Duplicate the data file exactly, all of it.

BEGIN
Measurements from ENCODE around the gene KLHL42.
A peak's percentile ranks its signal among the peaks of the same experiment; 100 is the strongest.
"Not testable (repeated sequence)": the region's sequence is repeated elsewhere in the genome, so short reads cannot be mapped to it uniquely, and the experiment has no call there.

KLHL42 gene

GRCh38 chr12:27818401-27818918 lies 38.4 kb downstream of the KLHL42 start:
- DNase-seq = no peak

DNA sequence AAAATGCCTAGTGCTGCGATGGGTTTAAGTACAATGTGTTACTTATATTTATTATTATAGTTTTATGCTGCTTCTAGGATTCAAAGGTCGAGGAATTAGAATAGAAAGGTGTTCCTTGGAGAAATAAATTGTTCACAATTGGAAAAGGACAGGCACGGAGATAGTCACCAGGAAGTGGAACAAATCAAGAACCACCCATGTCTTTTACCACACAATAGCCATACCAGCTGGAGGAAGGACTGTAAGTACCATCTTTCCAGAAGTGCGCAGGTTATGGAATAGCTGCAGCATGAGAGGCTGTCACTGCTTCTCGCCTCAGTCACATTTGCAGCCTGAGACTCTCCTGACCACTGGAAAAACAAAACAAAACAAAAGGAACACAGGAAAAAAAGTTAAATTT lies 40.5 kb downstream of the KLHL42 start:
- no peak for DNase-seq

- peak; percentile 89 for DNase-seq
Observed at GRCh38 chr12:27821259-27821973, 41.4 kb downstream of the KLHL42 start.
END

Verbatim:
Measurements from ENCODE around the gene KLHL42.
A peak's percentile ranks its signal among the peaks of the same experiment; 100 is the strongest.
"Not testable (repeated sequence)": the region's sequence is repeated elsewhere in the genome, so short reads cannot be mapped to it uniquely, and the experiment has no call there.

KLHL42 gene

GRCh38 chr12:27818401-27818918 lies 38.4 kb downstream of the KLHL42 start:
- DNase-seq = no peak

DNA sequence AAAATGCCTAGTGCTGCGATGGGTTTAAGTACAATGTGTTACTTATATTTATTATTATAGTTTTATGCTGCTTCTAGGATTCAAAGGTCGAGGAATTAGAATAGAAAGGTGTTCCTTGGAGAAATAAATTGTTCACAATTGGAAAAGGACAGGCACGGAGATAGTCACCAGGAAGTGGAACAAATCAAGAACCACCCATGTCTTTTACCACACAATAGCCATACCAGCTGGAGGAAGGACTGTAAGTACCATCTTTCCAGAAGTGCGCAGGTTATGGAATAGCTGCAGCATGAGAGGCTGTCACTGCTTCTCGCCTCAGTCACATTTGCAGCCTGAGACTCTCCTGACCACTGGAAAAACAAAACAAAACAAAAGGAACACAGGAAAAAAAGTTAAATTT lies 40.5 kb downstream of the KLHL42 start:
- no peak for DNase-seq

- peak; percentile 89 for DNase-seq
Observed at GRCh38 chr12:27821259-27821973, 41.4 kb downstream of the KLHL42 start.